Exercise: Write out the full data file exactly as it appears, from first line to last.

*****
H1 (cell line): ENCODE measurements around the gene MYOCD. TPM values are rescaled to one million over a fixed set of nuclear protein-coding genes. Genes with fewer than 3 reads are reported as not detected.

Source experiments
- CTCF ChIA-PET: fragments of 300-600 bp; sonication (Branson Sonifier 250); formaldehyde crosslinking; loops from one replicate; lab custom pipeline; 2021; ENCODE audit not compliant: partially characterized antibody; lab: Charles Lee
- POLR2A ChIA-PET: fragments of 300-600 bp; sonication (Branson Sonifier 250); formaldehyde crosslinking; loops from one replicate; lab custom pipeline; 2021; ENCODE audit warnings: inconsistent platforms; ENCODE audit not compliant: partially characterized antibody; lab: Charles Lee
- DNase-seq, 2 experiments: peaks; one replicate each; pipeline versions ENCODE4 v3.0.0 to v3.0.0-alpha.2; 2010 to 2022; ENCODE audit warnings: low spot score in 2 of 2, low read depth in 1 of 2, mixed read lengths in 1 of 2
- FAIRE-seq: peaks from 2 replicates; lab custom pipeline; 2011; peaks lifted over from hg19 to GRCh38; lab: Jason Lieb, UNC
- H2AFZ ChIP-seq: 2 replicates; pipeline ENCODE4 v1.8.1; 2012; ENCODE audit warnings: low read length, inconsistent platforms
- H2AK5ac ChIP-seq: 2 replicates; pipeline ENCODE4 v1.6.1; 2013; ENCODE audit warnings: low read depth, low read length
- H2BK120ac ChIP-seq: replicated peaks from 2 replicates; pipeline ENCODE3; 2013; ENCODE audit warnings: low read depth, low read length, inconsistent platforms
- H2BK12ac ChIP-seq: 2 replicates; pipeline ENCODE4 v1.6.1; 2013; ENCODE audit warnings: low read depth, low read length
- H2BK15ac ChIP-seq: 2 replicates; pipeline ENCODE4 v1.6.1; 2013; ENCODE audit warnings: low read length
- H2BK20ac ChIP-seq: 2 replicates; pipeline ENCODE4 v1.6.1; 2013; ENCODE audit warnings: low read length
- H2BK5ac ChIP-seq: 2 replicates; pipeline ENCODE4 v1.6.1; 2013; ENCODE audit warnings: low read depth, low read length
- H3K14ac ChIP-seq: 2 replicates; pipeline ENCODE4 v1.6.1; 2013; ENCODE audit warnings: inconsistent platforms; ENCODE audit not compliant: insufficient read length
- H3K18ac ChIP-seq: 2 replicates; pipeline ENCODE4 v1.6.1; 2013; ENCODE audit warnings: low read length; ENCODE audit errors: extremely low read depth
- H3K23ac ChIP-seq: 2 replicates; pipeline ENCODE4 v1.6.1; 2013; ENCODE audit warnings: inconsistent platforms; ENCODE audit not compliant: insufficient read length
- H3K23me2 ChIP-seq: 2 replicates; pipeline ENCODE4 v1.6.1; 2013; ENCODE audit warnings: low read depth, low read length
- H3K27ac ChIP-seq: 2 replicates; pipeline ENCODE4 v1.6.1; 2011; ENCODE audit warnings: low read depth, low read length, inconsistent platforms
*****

H1 (cell line): ENCODE measurements around the gene MYOCD. TPM values are rescaled to one million over a fixed set of nuclear protein-coding genes. Genes with fewer than 3 reads are reported as not detected.

Source experiments
- CTCF ChIA-PET: fragments of 300-600 bp; sonication (Branson Sonifier 250); formaldehyde crosslinking; loops from one replicate; lab custom pipeline; 2021; ENCODE audit not compliant: partially characterized antibody; lab: Charles Lee
- POLR2A ChIA-PET: fragments of 300-600 bp; sonication (Branson Sonifier 250); formaldehyde crosslinking; loops from one replicate; lab custom pipeline; 2021; ENCODE audit warnings: inconsistent platforms; ENCODE audit not compliant: partially characterized antibody; lab: Charles Lee
- DNase-seq, 2 experiments: peaks; one replicate each; pipeline versions ENCODE4 v3.0.0 to v3.0.0-alpha.2; 2010 to 2022; ENCODE audit warnings: low spot score in 2 of 2, low read depth in 1 of 2, mixed read lengths in 1 of 2
- FAIRE-seq: peaks from 2 replicates; lab custom pipeline; 2011; peaks lifted over from hg19 to GRCh38; lab: Jason Lieb, UNC
- H2AFZ ChIP-seq: 2 replicates; pipeline ENCODE4 v1.8.1; 2012; ENCODE audit warnings: low read length, inconsistent platforms
- H2AK5ac ChIP-seq: 2 replicates; pipeline ENCODE4 v1.6.1; 2013; ENCODE audit warnings: low read depth, low read length
- H2BK120ac ChIP-seq: replicated peaks from 2 replicates; pipeline ENCODE3; 2013; ENCODE audit warnings: low read depth, low read length, inconsistent platforms
- H2BK12ac ChIP-seq: 2 replicates; pipeline ENCODE4 v1.6.1; 2013; ENCODE audit warnings: low read depth, low read length
- H2BK15ac ChIP-seq: 2 replicates; pipeline ENCODE4 v1.6.1; 2013; ENCODE audit warnings: low read length
- H2BK20ac ChIP-seq: 2 replicates; pipeline ENCODE4 v1.6.1; 2013; ENCODE audit warnings: low read length
- H2BK5ac ChIP-seq: 2 replicates; pipeline ENCODE4 v1.6.1; 2013; ENCODE audit warnings: low read depth, low read length
- H3K14ac ChIP-seq: 2 replicates; pipeline ENCODE4 v1.6.1; 2013; ENCODE audit warnings: inconsistent platforms; ENCODE audit not compliant: insufficient read length
- H3K18ac ChIP-seq: 2 replicates; pipeline ENCODE4 v1.6.1; 2013; ENCODE audit warnings: low read length; ENCODE audit errors: extremely low read depth
- H3K23ac ChIP-seq: 2 replicates; pipeline ENCODE4 v1.6.1; 2013; ENCODE audit warnings: inconsistent platforms; ENCODE audit not compliant: insufficient read length
- H3K23me2 ChIP-seq: 2 replicates; pipeline ENCODE4 v1.6.1; 2013; ENCODE audit warnings: low read depth, low read length
- H3K27ac ChIP-seq: 2 replicates; pipeline ENCODE4 v1.6.1; 2011; ENCODE audit warnings: low read depth, low read length, inconsistent platforms